Ilinniq | Season 4

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Season 4

Episode 1 — Aseena Mablik
Iqaluit, Nunavut – Aseena Arreak-Mablik was born in Pond Inlet and moved to different communities in Nunavut. Aseena made new friends in each of the communities she moved to. Her family first moved to Craig Harbour, near Grise Fiord. This was during the relocation of the Inuit in Northern Quebec. They lived there for one year and moved to Sanannguarvik (Near Greenland). They lived there for five years then moved to Cape Christian (near Clyde River), and Igloolik. Her family finally settled in Pond Inlet. Aseena remembers becoming a teenager once they moved to Igloolik. She appreciates her own experience. Aseena talks about her many happy childhood memories. Aseena became a teacher and has been a radio host for many years.

Episode 2 — Karliin Aariak
Iqaluit, Nunavut – Karliin was born on August 28, 1978, in Iqaluit, Nunavut. Where she currently lives with her husband James Shirley, their daughter Tasiana Kautaq, and their son Aliguq James Shirley. Karliin spent her childhood years in the North Baffin communities of Arctic Bay and Pond Inlet where she became strongly grounded in her Inuktitut language and culture.

Episode 3 — Apitak Enurak
Pond Inlet, Nunavut – Appitak Enuaraq was born on October 17, 1957, in ‘Piniraq’ outside of Clyde River. His mother was Nuviya, and his father was Elisha. His father passed away while he was still very young. His mother later married to Josie Enuaraq. Appitak’s great grandfather is Captain James Bannerman, a Scottish whaler of the arctic expedition of 1875. His mother is well known around north Baffin. Appitak has witnessed many changes in the arctic. He remembers living a traditional life and growing up to a modernized life. He has witnessed changes within Inuit culture, including the Inukshuk project, which helped open up and define communication in the north. He has seen the positive and negative outcomes of those changes. Appitak knows many traditional stories. He remembers hearing stories told by his mother. He has also heard many stories told by Inuit elders. He highly respects traditional knowledge especially on hunting animals and for survival. Appitak currently lives in Pond Inlet with his family. He works as an Economic Development Officer for the Government of Nunavut.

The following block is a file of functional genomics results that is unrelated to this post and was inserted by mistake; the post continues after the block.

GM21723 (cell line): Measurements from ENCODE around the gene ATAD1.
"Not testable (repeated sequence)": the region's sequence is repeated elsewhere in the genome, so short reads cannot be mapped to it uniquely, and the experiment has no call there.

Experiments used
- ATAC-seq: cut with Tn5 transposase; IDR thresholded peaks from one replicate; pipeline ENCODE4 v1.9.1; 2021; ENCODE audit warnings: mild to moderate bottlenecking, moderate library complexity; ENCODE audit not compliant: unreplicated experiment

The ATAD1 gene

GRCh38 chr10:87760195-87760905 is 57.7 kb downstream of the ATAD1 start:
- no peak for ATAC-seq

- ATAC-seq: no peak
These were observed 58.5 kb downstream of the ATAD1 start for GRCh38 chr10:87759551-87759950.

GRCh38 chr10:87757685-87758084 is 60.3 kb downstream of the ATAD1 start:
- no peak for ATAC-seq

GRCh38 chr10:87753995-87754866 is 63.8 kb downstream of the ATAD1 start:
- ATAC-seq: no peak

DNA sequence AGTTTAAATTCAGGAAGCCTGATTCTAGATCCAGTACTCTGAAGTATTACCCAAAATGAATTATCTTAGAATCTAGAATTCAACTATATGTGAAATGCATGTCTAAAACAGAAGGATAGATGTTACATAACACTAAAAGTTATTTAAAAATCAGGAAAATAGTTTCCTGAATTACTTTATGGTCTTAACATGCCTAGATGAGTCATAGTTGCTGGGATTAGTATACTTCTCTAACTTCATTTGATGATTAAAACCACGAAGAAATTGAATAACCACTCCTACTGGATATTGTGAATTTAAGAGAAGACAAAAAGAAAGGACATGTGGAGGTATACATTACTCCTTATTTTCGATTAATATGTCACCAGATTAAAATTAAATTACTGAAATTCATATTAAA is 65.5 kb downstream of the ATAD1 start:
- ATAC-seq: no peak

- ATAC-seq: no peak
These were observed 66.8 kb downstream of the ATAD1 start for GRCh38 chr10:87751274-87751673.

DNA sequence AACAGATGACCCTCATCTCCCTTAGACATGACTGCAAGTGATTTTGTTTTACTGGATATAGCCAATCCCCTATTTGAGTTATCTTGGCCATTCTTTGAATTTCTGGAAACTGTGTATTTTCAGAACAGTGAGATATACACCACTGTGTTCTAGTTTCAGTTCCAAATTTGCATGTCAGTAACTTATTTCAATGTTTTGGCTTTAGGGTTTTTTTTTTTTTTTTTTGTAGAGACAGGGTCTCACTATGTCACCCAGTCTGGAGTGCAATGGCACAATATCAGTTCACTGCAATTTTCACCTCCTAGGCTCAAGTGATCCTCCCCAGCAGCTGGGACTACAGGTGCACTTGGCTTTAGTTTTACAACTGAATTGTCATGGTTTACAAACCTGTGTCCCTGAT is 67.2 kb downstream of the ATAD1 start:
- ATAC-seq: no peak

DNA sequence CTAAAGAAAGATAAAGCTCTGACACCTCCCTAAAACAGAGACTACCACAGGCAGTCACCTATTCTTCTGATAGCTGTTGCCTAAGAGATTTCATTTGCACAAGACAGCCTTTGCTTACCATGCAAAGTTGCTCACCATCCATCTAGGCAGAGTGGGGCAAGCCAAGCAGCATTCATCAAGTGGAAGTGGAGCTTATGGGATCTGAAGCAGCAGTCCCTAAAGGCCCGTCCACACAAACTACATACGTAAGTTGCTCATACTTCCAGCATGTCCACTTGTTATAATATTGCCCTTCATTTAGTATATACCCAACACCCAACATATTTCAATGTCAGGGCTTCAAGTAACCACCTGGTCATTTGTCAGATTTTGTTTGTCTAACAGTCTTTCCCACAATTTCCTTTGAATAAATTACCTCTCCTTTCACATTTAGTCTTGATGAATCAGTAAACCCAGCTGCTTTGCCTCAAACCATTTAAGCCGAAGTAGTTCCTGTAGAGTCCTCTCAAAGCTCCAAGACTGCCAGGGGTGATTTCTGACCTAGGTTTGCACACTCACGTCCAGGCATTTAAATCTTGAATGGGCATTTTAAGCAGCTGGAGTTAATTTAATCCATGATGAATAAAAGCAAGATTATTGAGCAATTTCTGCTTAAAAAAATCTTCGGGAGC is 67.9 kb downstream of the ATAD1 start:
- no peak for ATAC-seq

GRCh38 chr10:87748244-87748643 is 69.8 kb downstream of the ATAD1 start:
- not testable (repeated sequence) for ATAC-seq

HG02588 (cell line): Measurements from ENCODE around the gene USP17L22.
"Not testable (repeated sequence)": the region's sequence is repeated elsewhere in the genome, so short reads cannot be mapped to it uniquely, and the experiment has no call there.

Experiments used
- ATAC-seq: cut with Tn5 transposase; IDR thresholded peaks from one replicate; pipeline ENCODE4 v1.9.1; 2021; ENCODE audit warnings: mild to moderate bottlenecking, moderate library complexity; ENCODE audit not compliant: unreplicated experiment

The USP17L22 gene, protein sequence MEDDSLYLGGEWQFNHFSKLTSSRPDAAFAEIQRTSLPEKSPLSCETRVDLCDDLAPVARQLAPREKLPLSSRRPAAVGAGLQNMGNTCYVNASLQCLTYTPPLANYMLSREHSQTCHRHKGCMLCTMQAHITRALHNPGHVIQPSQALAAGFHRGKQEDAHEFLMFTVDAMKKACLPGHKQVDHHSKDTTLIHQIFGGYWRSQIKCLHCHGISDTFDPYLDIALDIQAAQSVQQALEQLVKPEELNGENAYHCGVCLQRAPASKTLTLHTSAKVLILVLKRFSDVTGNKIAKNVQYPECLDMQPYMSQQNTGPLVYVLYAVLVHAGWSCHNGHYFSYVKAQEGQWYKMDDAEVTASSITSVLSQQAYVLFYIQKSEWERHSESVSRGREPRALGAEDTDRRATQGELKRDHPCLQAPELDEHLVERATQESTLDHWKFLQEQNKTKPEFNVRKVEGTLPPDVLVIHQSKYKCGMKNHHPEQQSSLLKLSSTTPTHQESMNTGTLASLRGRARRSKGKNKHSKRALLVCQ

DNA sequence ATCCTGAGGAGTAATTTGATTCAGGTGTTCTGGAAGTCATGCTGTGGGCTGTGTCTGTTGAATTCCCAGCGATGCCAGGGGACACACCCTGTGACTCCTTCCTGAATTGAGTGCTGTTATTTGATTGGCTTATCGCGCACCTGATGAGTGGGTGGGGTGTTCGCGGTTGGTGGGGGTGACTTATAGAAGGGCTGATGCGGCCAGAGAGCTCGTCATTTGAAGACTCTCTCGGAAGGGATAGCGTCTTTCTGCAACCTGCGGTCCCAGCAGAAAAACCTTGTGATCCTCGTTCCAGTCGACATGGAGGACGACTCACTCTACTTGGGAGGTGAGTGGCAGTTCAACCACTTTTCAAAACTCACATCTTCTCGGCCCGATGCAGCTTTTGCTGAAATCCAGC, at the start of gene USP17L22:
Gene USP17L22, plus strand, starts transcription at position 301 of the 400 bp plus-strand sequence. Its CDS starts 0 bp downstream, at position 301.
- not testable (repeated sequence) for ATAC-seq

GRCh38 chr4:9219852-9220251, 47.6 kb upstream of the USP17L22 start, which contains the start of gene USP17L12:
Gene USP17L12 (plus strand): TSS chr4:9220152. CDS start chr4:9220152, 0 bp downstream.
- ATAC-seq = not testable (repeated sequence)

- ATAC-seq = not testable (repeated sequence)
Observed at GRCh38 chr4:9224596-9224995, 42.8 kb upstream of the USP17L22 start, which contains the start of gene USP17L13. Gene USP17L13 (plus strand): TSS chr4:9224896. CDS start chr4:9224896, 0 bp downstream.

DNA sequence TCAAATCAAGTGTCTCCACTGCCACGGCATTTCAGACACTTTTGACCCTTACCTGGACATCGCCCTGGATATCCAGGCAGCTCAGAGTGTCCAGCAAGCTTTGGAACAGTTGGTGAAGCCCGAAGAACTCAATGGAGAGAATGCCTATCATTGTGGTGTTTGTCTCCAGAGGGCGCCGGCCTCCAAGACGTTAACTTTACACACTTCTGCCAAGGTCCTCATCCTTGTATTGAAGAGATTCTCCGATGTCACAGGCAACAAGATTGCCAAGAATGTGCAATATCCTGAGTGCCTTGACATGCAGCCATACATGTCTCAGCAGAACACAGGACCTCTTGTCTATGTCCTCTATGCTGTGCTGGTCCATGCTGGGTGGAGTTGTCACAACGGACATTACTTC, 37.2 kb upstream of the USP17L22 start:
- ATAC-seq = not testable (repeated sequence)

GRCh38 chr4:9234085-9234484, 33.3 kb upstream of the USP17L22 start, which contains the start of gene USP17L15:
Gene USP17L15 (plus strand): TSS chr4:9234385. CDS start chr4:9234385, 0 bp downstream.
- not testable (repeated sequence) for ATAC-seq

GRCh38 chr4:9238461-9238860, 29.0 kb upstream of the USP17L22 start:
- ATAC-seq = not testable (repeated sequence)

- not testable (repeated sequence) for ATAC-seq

Episode 4 — David Qamaniq
Pond Inlet, Nunavut – David Qamaniq was born on February 27, 1961. Nalluat , also known as ‘Low Point’, near Pond Inlet, Nunavut. His mother was named Angiliq and his father was Qamaniq. David grew up and has lived most of his life in Pond Inlet. He has many memories of his life, growing up. As a young adult, he found a passion in acting, which he has enjoyed for many years. He has travelled extensively with the Tununiq Theatre Group and was featured in the films ‘Glory and Honor’, ‘Frost Fire’ and ‘White Archer’.

David is an environmental activist. He has acknowledged that environmental issues are an ongoing concern for Nunavummiut. He often says “Inuit hunters are concerned about exploration companies wanting to conduct seismic testing in the Baffin Bay area,” he said. “This would have a negative impact on wildlife and I want to ensure that Inuit concerns are addressed and reach a compromise with these companies.” David works hard to keep the land natural and untouched. He also works hard to serve his community. He served two terms as mayor of Pond Inlet in 2007 and 2010. David is a father of four and lives in Pond Inlet. He is currently working as an Inuit Impacts Benefits Agreement negotiator.

Episode 5 — Ely Panipakoocho
Pond Inlet, Nunavut – Ely talks about his experiences growing up in a small community. Ely works as a counselor for the high school students in Pond Inlet. Ely uses traditional healing methods with the young people. Ely shares a story when he had a heart attack and his heart stopped for 17 minutes. He is thought of as a minor miracle because he came back without any loss of brain function and abilities.

Episode 6 — Jimmy Manning
Cape Dorset, Nunavut – Jimmy Manning was born in 1951, in Kimmirut, Nunavut. Manning’s parents moved to Cape Dorset when he was still an infant, where he has resided since then. He began taking pictures with an Instamatic in 1968. His grandfather, Peter Pitseolak, was an early influence for him. At that time it amazed Jimmy, because he noticed his grandfather used to carry something in his hand that clicked, which happened to be a camera. His grandfather showed him the photos he took after a few days. It got Jimmy thinking how great it was to document what was going on in the area. Since then, Jimmy has taken thousands of photos, usually black and white. He has documented the daily lives of the artists at work in its studios since the early 1970s.

Episode 7 — Annie Manning Lampron
Cape Dorset, Nunavut – Annie Manning was born around Cape Dorset in 1949. She is a lifelong resident of Cape Dorset. She is a renowned artist. She is known for her art of sewing and doll making. She was also the first Inuit in Cape Dorset to become a teacher. She was also one of the first female justices of the peace on Baffin Island. Her son Joanasie Manning is also a renowned artist, he is known for his drawings. Annie Manning’s father was Osuitok Ipeelee (1922-2005), was a famous master carver who collaborated with John Houston. Annie has many memories of her childhood. Her father was her inspiration for her work. Annie loves to go out camping and going fishing. She has 5 children and many grandchildren. She enjoys living in Cape Dorset with her family. Annie loves to cook for her family. She is now an interpreter translator. She makes dolls and sews for extra income.